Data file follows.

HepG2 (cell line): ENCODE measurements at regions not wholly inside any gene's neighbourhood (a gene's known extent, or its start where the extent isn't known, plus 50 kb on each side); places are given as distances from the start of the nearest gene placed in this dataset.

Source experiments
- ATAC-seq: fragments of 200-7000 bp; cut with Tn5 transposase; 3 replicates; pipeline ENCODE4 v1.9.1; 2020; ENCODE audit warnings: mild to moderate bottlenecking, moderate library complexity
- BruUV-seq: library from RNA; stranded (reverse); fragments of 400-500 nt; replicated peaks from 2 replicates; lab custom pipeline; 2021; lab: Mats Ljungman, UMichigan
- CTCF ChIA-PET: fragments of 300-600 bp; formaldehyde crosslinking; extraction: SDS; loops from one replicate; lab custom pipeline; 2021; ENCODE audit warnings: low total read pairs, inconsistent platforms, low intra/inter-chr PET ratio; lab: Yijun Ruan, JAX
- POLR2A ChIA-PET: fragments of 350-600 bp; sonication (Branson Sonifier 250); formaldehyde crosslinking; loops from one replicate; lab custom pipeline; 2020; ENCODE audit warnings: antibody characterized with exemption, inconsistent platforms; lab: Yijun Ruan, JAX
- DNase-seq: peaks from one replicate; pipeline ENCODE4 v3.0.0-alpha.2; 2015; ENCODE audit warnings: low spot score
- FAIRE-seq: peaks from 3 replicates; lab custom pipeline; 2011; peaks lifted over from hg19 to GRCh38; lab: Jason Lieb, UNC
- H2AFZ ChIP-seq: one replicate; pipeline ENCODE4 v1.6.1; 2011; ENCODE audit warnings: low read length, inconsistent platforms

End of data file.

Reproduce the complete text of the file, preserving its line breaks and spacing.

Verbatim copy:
HepG2 (cell line): ENCODE measurements at regions not wholly inside any gene's neighbourhood (a gene's known extent, or its start where the extent isn't known, plus 50 kb on each side); places are given as distances from the start of the nearest gene placed in this dataset.

Source experiments
- ATAC-seq: fragments of 200-7000 bp; cut with Tn5 transposase; 3 replicates; pipeline ENCODE4 v1.9.1; 2020; ENCODE audit warnings: mild to moderate bottlenecking, moderate library complexity
- BruUV-seq: library from RNA; stranded (reverse); fragments of 400-500 nt; replicated peaks from 2 replicates; lab custom pipeline; 2021; lab: Mats Ljungman, UMichigan
- CTCF ChIA-PET: fragments of 300-600 bp; formaldehyde crosslinking; extraction: SDS; loops from one replicate; lab custom pipeline; 2021; ENCODE audit warnings: low total read pairs, inconsistent platforms, low intra/inter-chr PET ratio; lab: Yijun Ruan, JAX
- POLR2A ChIA-PET: fragments of 350-600 bp; sonication (Branson Sonifier 250); formaldehyde crosslinking; loops from one replicate; lab custom pipeline; 2020; ENCODE audit warnings: antibody characterized with exemption, inconsistent platforms; lab: Yijun Ruan, JAX
- DNase-seq: peaks from one replicate; pipeline ENCODE4 v3.0.0-alpha.2; 2015; ENCODE audit warnings: low spot score
- FAIRE-seq: peaks from 3 replicates; lab custom pipeline; 2011; peaks lifted over from hg19 to GRCh38; lab: Jason Lieb, UNC
- H2AFZ ChIP-seq: one replicate; pipeline ENCODE4 v1.6.1; 2011; ENCODE audit warnings: low read length, inconsistent platforms